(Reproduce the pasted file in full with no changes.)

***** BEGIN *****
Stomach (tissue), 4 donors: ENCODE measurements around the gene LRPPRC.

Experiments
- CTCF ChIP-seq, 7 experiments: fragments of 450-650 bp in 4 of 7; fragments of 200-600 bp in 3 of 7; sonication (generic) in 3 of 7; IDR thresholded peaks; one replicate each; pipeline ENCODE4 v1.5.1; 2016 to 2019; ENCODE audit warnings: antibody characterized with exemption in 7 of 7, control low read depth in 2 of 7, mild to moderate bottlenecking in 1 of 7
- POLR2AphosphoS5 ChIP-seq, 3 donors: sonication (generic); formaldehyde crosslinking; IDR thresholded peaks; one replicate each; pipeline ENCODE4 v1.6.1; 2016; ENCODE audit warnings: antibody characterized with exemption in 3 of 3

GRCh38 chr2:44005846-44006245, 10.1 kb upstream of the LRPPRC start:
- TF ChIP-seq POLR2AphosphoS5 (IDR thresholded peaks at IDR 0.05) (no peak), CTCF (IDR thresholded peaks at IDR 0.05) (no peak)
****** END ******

Stomach (tissue), 4 donors: ENCODE measurements around the gene LRPPRC.

Experiments
- CTCF ChIP-seq, 7 experiments: fragments of 450-650 bp in 4 of 7; fragments of 200-600 bp in 3 of 7; sonication (generic) in 3 of 7; IDR thresholded peaks; one replicate each; pipeline ENCODE4 v1.5.1; 2016 to 2019; ENCODE audit warnings: antibody characterized with exemption in 7 of 7, control low read depth in 2 of 7, mild to moderate bottlenecking in 1 of 7
- POLR2AphosphoS5 ChIP-seq, 3 donors: sonication (generic); formaldehyde crosslinking; IDR thresholded peaks; one replicate each; pipeline ENCODE4 v1.6.1; 2016; ENCODE audit warnings: antibody characterized with exemption in 3 of 3

GRCh38 chr2:44005846-44006245, 10.1 kb upstream of the LRPPRC start:
- TF ChIP-seq POLR2AphosphoS5 (IDR thresholded peaks at IDR 0.05) (no peak), CTCF (IDR thresholded peaks at IDR 0.05) (no peak)